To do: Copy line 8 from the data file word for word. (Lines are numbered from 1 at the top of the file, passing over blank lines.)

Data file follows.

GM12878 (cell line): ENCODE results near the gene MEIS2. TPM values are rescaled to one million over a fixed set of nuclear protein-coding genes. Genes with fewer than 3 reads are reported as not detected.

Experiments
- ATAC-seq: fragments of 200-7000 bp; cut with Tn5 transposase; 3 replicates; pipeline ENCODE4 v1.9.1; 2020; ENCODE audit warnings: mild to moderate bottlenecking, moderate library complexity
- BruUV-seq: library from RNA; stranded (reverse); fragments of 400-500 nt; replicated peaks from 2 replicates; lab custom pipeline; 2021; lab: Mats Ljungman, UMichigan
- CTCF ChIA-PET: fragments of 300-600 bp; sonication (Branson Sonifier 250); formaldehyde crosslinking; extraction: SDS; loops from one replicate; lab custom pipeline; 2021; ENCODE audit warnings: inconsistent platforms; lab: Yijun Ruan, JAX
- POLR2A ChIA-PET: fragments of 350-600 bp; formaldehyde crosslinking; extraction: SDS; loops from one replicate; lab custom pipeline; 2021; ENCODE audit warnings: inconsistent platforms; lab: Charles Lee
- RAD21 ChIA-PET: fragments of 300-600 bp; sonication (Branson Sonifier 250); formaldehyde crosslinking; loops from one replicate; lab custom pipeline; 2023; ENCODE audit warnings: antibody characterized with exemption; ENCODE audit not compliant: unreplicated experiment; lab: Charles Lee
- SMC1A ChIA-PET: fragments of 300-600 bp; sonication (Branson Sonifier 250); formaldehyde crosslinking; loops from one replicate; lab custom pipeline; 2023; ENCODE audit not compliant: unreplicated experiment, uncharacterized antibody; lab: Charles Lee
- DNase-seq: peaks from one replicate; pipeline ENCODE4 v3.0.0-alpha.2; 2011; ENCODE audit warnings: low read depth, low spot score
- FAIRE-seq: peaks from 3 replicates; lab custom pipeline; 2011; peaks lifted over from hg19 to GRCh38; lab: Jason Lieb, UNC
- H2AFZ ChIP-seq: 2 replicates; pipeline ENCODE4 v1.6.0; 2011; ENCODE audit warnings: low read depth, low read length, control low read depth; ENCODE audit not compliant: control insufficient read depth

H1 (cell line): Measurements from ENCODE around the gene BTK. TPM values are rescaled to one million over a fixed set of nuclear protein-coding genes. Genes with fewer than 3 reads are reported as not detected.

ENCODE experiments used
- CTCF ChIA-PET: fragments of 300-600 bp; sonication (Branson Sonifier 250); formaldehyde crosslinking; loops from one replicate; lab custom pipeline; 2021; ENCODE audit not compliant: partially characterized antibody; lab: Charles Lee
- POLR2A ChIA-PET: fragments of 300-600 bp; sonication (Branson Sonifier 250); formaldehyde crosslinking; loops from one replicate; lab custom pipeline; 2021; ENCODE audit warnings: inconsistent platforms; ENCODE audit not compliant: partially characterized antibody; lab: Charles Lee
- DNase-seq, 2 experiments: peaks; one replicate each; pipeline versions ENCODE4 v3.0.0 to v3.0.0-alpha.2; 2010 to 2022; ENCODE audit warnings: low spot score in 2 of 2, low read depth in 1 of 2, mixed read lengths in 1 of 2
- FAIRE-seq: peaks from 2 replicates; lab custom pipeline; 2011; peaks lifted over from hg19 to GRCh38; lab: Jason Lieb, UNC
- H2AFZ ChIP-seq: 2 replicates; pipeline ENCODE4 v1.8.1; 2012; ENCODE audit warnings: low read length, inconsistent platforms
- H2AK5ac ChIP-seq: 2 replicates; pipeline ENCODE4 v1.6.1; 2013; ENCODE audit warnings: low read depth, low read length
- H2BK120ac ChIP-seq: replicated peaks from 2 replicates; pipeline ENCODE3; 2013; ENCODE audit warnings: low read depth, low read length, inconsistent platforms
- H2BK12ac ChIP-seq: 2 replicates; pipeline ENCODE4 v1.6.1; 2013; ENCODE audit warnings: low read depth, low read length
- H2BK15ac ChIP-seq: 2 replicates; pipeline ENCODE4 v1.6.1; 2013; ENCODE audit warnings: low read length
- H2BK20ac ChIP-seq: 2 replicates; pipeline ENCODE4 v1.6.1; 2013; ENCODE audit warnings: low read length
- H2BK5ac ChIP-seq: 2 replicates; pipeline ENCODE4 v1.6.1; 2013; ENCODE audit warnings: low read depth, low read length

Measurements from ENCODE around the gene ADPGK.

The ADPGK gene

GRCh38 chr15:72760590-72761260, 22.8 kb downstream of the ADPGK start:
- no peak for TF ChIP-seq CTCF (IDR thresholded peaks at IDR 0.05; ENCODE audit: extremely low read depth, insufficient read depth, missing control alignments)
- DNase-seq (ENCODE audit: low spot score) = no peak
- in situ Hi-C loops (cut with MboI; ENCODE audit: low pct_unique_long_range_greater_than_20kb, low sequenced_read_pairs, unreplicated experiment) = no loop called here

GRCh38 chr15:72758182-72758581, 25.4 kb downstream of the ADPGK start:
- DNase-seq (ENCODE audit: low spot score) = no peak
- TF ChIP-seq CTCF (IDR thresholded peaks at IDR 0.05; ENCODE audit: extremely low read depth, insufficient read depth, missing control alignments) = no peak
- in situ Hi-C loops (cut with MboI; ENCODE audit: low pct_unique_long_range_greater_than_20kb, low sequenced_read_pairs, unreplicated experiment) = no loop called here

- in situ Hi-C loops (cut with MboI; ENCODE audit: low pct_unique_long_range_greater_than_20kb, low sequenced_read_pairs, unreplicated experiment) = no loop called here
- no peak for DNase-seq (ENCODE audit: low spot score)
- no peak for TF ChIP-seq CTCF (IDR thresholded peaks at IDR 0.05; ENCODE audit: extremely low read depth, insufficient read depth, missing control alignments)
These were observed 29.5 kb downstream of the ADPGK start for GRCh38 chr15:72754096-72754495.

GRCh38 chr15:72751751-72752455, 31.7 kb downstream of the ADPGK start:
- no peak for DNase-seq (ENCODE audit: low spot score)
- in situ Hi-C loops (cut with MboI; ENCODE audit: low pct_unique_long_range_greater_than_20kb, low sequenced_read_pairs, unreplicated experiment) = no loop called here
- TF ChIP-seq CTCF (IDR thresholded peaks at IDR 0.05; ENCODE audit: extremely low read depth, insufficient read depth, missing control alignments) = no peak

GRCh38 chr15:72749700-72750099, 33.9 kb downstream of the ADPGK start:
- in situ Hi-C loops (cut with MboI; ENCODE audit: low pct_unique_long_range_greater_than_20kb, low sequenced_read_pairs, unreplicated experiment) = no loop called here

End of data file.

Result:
- SMC1A ChIA-PET: fragments of 300-600 bp; sonication (Branson Sonifier 250); formaldehyde crosslinking; loops from one replicate; lab custom pipeline; 2023; ENCODE audit not compliant: unreplicated experiment, uncharacterized antibody; lab: Charles Lee